U.S. dollars are not used in the game, but instead there is an exchange rate for Linden dollars. Based on the current value of the U.S. dollar the exchange rate varies, but usually within the range of L$260/USD to L$320/USD. During a given day there about 2000 unique visitors to any one “public sandbox,” a place where residents interact, and placing ads runs for L$350/week to L$650/week and ad banners get an average of 1-20 clicks per day, meaning there is some consumer involvement with these ads.

Reach and Frequency


The consumer audience in Second Life is misleading from the claims made about their resident subscriptions. Their front page claims to have 3.1 million residents with a resident being defined as “a login of its software." Clients belonging to the same email are populous and make up about a half a million residents with almost another half million existing on the same IP address. Further into the misleading statistics of residents is that in a given registration period, only 15 percent of residents log in after their first 30 days. If you take out those residents from the remaining 2 million, the number then rests at about a quarter of a million. Finally, one step deeper reveals that only about 15,000 are typically logged on at one time. A typical ad banner gets an average of 1-20 clicks per day. The numbers aren’t bad, but it is important to know an advertiser is not reaching millions of people like the information may make someone infer. All of the members in the Second Life virtual world are over 18.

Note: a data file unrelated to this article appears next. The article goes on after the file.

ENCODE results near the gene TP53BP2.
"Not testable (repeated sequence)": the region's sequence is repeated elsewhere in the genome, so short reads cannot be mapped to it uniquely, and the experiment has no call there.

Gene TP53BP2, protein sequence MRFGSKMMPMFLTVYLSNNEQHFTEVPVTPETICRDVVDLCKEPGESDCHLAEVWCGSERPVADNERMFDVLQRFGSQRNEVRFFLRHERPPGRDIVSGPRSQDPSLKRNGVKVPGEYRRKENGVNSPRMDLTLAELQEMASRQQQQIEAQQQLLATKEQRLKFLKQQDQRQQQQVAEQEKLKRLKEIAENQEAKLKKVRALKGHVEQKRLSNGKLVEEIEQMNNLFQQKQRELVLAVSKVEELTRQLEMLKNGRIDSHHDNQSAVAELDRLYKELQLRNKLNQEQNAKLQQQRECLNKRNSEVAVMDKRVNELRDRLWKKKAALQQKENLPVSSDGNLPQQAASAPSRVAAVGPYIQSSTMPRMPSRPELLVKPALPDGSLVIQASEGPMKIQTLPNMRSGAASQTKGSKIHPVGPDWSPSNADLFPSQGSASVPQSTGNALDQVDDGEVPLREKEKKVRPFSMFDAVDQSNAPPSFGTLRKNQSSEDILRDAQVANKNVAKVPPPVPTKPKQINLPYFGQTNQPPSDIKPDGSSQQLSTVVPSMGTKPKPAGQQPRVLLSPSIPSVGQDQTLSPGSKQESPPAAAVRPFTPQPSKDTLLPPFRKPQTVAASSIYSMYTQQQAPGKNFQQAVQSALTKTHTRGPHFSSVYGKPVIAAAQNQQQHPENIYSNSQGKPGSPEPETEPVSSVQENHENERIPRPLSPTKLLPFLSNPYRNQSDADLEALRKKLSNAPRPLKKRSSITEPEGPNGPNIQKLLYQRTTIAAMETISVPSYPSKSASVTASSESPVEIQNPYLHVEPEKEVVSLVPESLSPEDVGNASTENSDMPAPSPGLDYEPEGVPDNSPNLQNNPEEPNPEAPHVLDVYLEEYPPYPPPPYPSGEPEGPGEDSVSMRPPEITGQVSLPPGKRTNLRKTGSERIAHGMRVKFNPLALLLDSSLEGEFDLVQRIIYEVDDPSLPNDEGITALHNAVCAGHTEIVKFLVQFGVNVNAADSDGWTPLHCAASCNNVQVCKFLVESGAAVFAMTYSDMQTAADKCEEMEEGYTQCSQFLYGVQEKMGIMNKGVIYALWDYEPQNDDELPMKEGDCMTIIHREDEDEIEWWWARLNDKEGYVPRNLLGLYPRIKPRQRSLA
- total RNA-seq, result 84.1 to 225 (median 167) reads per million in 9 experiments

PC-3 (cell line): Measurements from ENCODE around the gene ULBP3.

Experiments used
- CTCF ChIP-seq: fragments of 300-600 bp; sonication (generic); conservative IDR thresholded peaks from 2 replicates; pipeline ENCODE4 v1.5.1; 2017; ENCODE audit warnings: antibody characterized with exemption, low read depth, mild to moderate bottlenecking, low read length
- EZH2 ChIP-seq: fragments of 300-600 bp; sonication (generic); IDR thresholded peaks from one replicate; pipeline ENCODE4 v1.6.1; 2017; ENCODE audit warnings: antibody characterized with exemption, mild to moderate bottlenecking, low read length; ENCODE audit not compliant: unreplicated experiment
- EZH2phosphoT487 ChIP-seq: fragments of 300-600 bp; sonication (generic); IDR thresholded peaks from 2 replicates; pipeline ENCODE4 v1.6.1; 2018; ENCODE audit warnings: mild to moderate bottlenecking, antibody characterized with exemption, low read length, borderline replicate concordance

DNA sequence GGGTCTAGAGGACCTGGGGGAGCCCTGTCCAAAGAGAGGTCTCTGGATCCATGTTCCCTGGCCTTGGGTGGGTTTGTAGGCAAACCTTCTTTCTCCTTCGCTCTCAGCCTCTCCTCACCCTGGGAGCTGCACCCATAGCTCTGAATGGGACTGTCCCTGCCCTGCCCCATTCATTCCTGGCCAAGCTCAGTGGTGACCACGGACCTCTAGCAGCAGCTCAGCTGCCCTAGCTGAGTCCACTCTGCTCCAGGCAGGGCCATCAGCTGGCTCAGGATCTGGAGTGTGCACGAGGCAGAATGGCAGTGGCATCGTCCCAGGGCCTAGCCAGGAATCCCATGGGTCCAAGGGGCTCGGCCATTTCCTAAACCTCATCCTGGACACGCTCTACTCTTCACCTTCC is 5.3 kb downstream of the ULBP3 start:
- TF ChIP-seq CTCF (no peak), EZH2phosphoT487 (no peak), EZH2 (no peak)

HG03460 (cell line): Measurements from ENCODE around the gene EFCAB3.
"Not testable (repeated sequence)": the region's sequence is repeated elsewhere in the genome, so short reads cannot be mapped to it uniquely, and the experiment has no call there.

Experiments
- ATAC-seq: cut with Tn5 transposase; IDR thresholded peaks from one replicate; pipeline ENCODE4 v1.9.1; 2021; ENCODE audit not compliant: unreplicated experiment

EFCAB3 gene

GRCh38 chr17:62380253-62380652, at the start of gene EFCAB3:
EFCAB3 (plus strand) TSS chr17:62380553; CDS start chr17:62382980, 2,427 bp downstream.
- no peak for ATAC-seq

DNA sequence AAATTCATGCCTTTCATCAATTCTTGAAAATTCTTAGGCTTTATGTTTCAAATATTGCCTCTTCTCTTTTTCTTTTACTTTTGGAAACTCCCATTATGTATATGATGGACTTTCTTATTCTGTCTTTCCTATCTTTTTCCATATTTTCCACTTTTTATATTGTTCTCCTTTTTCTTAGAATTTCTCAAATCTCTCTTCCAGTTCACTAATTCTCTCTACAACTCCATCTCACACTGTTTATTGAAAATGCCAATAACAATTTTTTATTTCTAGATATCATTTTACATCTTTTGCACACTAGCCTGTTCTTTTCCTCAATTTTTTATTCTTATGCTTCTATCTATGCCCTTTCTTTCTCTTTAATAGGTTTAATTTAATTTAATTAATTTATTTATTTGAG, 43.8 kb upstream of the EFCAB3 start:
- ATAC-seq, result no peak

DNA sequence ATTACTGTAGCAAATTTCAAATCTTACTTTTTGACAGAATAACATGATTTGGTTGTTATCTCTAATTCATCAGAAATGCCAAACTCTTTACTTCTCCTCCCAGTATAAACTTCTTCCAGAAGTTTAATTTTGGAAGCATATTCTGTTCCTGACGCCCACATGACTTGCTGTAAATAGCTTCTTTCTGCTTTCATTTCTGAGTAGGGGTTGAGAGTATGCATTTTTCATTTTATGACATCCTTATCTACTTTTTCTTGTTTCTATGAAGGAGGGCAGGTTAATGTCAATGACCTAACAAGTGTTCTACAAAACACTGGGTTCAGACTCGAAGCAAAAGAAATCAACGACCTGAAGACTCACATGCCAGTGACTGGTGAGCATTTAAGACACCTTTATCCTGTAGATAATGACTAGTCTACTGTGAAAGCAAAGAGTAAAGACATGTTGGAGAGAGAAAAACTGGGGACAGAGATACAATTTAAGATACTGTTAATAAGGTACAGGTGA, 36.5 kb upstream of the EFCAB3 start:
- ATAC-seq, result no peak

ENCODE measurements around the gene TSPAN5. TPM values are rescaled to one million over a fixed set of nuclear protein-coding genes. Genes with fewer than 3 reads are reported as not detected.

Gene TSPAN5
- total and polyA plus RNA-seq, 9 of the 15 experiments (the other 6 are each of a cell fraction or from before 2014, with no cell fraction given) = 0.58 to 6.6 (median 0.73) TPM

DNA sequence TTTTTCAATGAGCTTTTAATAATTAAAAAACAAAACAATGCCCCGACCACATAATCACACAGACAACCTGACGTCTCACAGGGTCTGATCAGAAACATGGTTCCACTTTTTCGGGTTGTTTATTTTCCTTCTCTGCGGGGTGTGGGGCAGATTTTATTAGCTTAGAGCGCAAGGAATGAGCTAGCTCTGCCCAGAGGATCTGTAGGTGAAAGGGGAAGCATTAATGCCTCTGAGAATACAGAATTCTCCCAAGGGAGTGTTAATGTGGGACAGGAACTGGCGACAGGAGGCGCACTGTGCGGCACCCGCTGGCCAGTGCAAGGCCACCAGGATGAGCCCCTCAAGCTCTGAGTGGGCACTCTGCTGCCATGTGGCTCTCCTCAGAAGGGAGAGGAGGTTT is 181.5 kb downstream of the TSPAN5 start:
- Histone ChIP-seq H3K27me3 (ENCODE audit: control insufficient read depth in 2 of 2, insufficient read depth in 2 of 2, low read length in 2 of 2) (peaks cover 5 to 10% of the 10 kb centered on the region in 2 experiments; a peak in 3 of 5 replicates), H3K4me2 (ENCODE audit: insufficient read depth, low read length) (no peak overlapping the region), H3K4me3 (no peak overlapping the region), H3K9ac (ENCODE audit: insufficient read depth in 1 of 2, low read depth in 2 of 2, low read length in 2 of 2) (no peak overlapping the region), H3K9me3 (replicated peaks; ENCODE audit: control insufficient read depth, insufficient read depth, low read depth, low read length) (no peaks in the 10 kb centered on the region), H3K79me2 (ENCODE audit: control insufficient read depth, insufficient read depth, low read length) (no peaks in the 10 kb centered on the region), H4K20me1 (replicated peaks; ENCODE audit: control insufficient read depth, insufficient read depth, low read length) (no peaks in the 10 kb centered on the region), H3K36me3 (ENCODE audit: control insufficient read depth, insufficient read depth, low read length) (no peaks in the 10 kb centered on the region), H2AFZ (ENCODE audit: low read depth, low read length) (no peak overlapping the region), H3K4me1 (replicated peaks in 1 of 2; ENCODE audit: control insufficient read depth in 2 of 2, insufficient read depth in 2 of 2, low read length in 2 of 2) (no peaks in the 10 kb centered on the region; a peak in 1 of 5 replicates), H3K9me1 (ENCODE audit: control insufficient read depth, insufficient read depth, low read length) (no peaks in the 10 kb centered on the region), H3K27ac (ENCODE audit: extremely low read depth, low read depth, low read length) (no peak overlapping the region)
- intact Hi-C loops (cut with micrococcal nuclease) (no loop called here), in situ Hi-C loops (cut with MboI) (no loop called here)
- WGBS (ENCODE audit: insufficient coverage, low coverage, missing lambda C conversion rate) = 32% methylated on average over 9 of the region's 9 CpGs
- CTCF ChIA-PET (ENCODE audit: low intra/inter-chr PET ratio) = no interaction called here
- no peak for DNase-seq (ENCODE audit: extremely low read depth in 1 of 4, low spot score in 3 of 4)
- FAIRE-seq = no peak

Impact


The advertising in virtual worlds has led to other areas of society reaching out to people in the virtual world. in 2007, congressman George Miller held a virtual press conference on the steps of a virtual Capitol Hill. The opportunity to involve oneself in an entirely alternate reality is changing consumer behavior, marketing behavior, and reaches into the pillars of our society when government officials are utilizing it. Residents are also using Second Life to make an income in some cases as well. selling and buying virtual property and creating a marketplace for them has evolved from the advertising for in-game and real-world products and services.